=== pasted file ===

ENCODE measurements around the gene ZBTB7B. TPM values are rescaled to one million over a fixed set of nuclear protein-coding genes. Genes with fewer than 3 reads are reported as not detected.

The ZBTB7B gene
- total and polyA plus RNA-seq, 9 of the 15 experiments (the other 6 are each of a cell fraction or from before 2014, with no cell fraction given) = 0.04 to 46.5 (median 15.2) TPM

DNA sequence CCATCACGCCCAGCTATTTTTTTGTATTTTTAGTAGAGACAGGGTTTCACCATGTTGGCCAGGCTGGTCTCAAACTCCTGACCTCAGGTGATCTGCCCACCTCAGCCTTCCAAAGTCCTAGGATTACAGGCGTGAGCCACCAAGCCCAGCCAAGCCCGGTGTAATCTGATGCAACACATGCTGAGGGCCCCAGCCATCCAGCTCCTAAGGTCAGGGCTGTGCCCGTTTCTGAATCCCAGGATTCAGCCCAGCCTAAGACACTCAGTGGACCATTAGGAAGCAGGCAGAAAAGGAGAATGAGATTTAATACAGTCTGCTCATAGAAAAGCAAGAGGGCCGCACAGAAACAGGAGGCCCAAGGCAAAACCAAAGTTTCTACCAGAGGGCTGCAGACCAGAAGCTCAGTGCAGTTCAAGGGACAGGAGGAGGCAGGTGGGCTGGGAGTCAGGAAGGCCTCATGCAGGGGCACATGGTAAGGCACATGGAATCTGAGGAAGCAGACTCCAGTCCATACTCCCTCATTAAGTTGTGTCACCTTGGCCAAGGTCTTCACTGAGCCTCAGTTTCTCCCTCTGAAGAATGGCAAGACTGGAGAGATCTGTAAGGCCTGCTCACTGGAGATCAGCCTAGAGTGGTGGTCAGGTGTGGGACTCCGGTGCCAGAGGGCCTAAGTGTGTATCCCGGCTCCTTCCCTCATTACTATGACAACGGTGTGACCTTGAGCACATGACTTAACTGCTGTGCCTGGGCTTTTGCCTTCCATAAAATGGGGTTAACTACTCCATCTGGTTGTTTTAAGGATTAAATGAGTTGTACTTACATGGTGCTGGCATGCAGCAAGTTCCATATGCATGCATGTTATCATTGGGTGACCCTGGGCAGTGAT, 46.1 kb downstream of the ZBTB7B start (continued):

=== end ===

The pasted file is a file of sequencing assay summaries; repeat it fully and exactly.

ENCODE measurements around the gene ZBTB7B. TPM values are rescaled to one million over a fixed set of nuclear protein-coding genes. Genes with fewer than 3 reads are reported as not detected.

The ZBTB7B gene
- total and polyA plus RNA-seq, 9 of the 15 experiments (the other 6 are each of a cell fraction or from before 2014, with no cell fraction given) = 0.04 to 46.5 (median 15.2) TPM

DNA sequence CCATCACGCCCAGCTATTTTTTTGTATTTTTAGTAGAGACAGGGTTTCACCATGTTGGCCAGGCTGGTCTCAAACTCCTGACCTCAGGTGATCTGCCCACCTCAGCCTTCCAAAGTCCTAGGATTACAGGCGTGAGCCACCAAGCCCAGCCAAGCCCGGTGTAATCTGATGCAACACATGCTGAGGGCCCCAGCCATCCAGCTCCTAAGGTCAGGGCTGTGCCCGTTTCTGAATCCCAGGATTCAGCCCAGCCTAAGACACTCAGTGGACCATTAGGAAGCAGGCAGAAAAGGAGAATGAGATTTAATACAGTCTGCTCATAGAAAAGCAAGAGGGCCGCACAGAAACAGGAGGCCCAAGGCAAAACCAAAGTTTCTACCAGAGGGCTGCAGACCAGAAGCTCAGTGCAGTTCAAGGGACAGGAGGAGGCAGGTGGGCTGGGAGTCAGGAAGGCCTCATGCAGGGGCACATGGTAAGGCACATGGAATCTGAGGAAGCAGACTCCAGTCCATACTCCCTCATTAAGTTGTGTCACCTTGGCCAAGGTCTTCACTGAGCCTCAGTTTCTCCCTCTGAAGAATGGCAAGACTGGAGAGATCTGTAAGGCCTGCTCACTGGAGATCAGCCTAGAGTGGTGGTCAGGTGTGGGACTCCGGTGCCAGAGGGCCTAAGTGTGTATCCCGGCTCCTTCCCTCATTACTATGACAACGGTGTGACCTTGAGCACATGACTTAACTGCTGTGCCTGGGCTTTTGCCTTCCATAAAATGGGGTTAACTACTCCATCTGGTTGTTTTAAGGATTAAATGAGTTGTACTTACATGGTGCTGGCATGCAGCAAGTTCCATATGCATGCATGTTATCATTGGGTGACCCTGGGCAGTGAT, 46.1 kb downstream of the ZBTB7B start (continued):